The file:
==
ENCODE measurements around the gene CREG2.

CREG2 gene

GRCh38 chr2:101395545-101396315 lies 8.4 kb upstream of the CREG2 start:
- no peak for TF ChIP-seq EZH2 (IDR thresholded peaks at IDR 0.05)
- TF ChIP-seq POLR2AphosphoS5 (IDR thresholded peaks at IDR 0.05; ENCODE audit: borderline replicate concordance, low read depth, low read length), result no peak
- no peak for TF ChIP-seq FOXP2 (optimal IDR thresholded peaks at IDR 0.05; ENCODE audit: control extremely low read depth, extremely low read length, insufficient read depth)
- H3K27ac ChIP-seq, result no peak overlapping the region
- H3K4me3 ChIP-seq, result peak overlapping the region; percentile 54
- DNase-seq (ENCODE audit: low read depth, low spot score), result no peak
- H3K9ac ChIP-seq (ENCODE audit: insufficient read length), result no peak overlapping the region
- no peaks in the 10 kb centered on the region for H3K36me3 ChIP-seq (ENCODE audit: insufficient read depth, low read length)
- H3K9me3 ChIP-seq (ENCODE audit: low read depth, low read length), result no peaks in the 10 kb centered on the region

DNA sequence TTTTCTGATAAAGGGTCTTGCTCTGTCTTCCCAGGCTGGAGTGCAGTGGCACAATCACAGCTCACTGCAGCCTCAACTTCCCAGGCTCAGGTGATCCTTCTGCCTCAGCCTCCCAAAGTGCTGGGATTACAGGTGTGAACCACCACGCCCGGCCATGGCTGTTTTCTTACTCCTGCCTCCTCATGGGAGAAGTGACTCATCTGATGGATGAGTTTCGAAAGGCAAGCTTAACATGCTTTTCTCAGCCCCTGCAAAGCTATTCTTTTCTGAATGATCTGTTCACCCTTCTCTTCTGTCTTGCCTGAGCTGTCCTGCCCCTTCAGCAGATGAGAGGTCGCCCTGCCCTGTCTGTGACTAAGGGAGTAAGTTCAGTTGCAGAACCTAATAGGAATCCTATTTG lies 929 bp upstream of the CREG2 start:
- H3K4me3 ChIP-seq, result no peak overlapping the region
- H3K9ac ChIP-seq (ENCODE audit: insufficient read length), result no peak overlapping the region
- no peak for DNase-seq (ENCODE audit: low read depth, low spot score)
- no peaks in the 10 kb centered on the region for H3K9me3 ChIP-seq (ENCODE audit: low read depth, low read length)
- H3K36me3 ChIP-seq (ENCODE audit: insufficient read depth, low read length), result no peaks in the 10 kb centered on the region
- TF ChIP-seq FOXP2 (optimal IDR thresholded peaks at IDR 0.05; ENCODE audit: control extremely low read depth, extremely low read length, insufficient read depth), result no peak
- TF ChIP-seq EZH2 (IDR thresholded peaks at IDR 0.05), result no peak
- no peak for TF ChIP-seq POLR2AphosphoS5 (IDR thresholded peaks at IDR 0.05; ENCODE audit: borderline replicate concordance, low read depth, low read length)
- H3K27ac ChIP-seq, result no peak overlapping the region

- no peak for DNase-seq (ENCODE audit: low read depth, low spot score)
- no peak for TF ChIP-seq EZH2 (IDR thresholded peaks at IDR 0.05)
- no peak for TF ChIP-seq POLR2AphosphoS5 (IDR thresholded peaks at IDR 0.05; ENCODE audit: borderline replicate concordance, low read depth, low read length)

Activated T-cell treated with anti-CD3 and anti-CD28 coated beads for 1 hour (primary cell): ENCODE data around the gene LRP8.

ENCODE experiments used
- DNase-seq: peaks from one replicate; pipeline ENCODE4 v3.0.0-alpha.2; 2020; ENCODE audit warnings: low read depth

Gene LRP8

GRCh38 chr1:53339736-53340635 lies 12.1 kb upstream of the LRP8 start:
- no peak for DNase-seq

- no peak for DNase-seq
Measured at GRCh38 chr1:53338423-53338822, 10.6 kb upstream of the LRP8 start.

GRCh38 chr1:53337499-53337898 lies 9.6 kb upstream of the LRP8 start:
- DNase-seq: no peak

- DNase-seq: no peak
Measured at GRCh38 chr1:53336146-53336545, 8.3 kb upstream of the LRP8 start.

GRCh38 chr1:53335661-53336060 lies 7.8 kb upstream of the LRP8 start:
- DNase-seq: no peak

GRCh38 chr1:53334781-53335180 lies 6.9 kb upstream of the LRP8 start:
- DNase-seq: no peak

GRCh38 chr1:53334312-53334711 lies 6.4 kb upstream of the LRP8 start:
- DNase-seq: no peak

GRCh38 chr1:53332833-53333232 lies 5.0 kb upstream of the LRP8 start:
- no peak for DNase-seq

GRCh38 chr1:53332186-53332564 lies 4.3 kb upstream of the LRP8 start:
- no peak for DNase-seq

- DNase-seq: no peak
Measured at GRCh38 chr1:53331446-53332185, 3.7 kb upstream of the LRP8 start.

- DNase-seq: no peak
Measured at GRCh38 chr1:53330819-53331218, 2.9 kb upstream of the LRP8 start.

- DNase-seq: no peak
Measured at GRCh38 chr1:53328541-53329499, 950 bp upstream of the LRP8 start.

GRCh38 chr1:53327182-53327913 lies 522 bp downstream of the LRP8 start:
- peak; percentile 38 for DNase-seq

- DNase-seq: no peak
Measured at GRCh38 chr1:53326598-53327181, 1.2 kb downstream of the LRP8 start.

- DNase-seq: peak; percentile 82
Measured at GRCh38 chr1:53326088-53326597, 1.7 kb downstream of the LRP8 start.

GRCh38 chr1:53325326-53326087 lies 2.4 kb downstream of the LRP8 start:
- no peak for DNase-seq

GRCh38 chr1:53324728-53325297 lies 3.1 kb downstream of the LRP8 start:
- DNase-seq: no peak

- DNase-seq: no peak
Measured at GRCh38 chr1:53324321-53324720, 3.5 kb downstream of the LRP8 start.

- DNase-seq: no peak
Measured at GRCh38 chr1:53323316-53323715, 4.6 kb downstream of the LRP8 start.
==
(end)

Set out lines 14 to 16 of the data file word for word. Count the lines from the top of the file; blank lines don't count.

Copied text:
- H3K4me3 ChIP-seq, result no peak overlapping the region
- H3K9ac ChIP-seq (ENCODE audit: insufficient read length), result no peak overlapping the region
- no peak for DNase-seq (ENCODE audit: low read depth, low spot score)